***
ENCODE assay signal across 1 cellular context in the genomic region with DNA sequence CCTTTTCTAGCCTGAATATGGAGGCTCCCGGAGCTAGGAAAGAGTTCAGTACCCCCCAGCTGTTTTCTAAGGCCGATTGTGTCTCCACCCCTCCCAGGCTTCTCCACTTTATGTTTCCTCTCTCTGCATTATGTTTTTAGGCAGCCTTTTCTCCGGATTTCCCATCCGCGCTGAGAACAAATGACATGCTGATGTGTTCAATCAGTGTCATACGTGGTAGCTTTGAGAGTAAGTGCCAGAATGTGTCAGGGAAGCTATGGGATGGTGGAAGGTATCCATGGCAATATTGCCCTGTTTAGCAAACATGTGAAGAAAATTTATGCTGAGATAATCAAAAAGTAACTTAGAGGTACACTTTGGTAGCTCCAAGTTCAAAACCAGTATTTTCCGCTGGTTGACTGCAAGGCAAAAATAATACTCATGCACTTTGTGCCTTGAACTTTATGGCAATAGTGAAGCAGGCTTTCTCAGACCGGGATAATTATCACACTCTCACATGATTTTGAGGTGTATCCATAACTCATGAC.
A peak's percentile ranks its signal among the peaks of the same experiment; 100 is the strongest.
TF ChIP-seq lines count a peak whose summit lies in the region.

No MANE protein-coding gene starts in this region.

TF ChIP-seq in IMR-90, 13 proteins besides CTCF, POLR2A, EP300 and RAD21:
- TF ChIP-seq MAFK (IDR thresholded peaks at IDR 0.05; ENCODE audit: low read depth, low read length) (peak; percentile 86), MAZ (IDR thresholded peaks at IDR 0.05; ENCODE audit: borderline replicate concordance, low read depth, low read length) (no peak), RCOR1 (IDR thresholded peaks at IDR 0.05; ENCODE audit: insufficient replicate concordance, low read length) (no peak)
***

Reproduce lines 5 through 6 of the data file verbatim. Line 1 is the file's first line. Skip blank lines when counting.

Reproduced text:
TF ChIP-seq in IMR-90, 13 proteins besides CTCF, POLR2A, EP300 and RAD21:
- TF ChIP-seq MAFK (IDR thresholded peaks at IDR 0.05; ENCODE audit: low read depth, low read length) (peak; percentile 86), MAZ (IDR thresholded peaks at IDR 0.05; ENCODE audit: borderline replicate concordance, low read depth, low read length) (no peak), RCOR1 (IDR thresholded peaks at IDR 0.05; ENCODE audit: insufficient replicate concordance, low read length) (no peak)